At an estate sale last weekend, I was lucky enough to stumble upon this rare beauty: a Kodak Bantam Special. Put simply, the Special is a gorgeous camera. Its silver and black art-deco inspired design is an absolute feast for the eyes. The camera is luxury in every sense of the word. First released in 1936, the Special had a list price of $110, which is a little more than $1,800 in 2015 money. Woah!
|A little kickstand folds out to display or stabilize the camera vertically|
But its beauty isn't just skin-deep. The Bantam Special has everything any photographic enthusiast could ever want in a pocket-sized camera in the 1930's. It sports an ultra-fast 45mm f/2 Ektar standard lens for shooting in dimly lit situations. It has a leaf shutter with selectable speeds between 1 second and 1/500th of a second (Plus Bulb and Time). There's an 8x magnification coupled rangefinder for pinpoint-accurate focusing, and a separate window for composing. Lastly, all of these fine features are protected by a folding clam-shell door that closes up when the lens is pushed past infinity.
|All closed up|
By now you're probably saying to yourself, "Damn, where can I get one of these?!"
Before you start hunting ebay, you should know the one huge downside to the Kodak Bantam Special: It takes 828 film. Not 35mm. 828 is the same size as 35mm, except there are no sprocket holes, and it comes in a roll (like 120), and not in a cartridge. 828 film has been extinct for 30 years now, so to shoot with a Bantam Special, you have to either use long-expired film, go through the insane task of re-spooling 35mm film onto 828 spools, or buy some factory re-spooled film for a ludicrous price ($18 per roll on B+H). The Bantam Special itself isn't cheap either. A good working camera will run you between $250 and $300 on the used market.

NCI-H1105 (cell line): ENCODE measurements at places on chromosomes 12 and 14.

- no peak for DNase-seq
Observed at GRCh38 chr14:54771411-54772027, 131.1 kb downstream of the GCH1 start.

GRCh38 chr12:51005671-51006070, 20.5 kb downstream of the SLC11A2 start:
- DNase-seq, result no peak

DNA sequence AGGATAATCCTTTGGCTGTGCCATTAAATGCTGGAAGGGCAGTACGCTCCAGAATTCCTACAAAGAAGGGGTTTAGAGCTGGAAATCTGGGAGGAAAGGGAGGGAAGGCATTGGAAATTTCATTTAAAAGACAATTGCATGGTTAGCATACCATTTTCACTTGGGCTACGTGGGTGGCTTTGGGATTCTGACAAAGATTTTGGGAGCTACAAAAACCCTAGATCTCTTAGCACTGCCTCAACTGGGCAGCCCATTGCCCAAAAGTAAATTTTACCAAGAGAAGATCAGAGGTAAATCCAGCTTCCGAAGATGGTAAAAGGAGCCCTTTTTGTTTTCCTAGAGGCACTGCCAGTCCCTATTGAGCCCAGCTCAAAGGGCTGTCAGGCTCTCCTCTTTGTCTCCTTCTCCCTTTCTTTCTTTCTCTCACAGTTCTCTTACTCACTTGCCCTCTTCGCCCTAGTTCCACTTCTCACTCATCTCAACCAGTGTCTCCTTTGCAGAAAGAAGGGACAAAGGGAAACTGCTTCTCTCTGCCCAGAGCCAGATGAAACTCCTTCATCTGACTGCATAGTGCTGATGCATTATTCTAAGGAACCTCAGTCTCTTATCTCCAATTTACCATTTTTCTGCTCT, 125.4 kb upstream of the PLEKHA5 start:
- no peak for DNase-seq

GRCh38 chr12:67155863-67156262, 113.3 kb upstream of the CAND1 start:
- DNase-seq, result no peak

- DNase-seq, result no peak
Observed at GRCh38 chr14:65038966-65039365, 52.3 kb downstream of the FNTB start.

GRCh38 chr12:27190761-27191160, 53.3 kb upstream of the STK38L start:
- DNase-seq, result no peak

I was fortunate to find some expired Kodak Verichrome Pan 828 film at the same estate sale I found the Bantam Special. The expiration year was 1973! For reference, I exposed the film at box speed (ASA 125), and developed it in Ilfotec DD-X for 15 minutes at a dilution of 1-9. The film was still a tad-bit underexposed, so maybe add a couple minutes to your time if you plan on trying for yourself. Also, for your information, 828 film will fit onto the same developing reels as 35mm film, as it is the same overall width.
Here are some photos I made with the Kodak Bantam Special:
Despite how expensive it is, and how impractical it is to shoot with, I completely adore this camera. While I don't expect to use it again, I do plan on admiring its beauty on my shelf for years to come. Thanks for reading!